Integrative Genomics Viewer (IGV) at http://www.broadinstitute.org/igv/VCF This is an open source viewer that can be used to view Variant Call Format (.vcf) files. To load the .vcf file, Go to the top navigation bar, and from the pull-down for "File", select "Load from File..." Navigate to and select the file you are loading.

SamTools at http://www.htslib.org

VCFTools available at http://vcftools.sourceforge.net.

 BAMseek at https://code.google.com/p/bamseek/


W

.wdq

WinDaq-acquired data file. Proprietary. Free viewer, WinDaq Waveform Browser, available from DATAQ Insturments at http://www.dataq.com/products/windaq/#nested-tab-3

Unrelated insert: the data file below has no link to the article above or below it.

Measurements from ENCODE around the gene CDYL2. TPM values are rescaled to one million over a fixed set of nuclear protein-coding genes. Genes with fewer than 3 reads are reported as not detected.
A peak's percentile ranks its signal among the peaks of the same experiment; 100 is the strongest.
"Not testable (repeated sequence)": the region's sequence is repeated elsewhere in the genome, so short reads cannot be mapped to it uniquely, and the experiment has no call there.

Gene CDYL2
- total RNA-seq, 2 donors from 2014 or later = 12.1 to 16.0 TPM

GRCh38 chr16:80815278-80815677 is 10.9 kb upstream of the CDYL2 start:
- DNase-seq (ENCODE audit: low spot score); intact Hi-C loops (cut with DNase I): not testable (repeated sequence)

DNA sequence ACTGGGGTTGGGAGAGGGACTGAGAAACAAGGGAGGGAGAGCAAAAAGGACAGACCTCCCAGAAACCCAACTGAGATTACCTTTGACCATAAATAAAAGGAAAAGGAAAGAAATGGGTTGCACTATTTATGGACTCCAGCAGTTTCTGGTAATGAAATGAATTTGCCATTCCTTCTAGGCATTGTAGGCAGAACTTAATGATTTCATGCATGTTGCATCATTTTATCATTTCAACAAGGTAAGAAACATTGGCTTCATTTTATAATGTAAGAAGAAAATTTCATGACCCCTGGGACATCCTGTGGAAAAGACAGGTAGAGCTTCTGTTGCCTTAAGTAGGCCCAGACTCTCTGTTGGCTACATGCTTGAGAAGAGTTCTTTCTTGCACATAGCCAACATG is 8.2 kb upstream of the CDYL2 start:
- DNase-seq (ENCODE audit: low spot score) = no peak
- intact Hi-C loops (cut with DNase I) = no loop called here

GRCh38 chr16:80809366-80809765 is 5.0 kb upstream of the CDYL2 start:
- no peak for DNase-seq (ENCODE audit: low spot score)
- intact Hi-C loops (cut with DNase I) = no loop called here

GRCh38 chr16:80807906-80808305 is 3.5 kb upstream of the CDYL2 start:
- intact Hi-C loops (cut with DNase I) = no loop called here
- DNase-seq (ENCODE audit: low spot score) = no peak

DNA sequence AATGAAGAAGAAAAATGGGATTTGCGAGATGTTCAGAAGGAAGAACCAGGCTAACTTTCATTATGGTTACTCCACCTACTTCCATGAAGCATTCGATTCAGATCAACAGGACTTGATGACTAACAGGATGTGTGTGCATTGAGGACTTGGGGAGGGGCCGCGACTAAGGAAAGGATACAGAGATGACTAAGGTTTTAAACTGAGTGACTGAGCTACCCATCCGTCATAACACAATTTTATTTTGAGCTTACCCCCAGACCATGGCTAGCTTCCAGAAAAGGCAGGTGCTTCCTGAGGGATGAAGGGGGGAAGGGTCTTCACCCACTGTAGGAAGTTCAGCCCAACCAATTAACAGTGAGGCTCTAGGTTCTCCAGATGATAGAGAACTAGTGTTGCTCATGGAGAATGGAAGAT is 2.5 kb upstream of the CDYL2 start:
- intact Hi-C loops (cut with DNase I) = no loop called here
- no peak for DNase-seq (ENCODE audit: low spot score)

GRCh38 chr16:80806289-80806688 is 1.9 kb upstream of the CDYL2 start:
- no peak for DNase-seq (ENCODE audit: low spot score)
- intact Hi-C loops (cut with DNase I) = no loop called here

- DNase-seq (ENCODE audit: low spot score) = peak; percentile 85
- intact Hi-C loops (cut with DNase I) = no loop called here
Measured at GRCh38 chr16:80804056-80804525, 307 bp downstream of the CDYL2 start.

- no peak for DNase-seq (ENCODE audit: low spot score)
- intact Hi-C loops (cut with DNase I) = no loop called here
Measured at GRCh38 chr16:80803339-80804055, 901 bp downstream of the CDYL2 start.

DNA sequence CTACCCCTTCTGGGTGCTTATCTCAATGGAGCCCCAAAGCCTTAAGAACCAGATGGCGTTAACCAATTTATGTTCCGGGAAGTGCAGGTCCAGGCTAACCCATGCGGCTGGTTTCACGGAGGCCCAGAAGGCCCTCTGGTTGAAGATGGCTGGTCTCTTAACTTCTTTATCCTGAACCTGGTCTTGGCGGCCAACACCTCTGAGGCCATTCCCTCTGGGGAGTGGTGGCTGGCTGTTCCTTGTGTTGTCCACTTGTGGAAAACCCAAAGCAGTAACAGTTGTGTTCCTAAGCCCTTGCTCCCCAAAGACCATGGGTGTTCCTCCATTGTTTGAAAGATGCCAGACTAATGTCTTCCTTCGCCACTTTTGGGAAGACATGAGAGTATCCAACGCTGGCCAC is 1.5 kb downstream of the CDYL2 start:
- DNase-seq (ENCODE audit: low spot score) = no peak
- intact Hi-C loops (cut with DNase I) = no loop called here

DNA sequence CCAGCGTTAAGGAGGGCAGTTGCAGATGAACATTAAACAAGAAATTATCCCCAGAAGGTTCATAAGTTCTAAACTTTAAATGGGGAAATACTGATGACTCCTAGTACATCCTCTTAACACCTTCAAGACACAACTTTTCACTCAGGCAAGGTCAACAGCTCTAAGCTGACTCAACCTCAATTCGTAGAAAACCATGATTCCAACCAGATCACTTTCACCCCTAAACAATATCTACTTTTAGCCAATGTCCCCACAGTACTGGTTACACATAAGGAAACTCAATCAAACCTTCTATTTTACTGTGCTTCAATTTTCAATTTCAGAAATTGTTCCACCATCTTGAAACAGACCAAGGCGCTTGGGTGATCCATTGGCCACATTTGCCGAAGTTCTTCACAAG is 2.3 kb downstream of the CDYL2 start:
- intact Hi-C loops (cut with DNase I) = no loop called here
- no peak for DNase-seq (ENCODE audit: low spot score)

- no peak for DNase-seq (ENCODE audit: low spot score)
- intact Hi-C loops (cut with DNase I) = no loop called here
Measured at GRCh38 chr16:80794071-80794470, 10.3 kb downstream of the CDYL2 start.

.wiff

Program

AB Sciex Analyst (Mass Spectrometery software)

Ideal Format

MzML

Conversion Instructions

To convert from .wiff to MzML (xml format), download and install AB SCIEX MS Data Converter, available here: [4]. Note: for PCs only.

Create text file containing the text:

AB_SCIEX_MS_Converter <input format> <input data> <output content type> <output format> <output file> [data compression setting] [data precision setting] [create index flag]

Pause

Here is an example version:

AB_SCIEX_MS_Converter WIFF "C:\Users\rwalton\Downloads\T superba Male - Raw LDI\T superba Male - Raw LDI\2013 - 2 days old T superba Male 02 Osmeterium - Redone.wiff" -profile MZML "C:\Users\rwalton\Desktop\wiffconversion.xml" /nocompression /index

Pause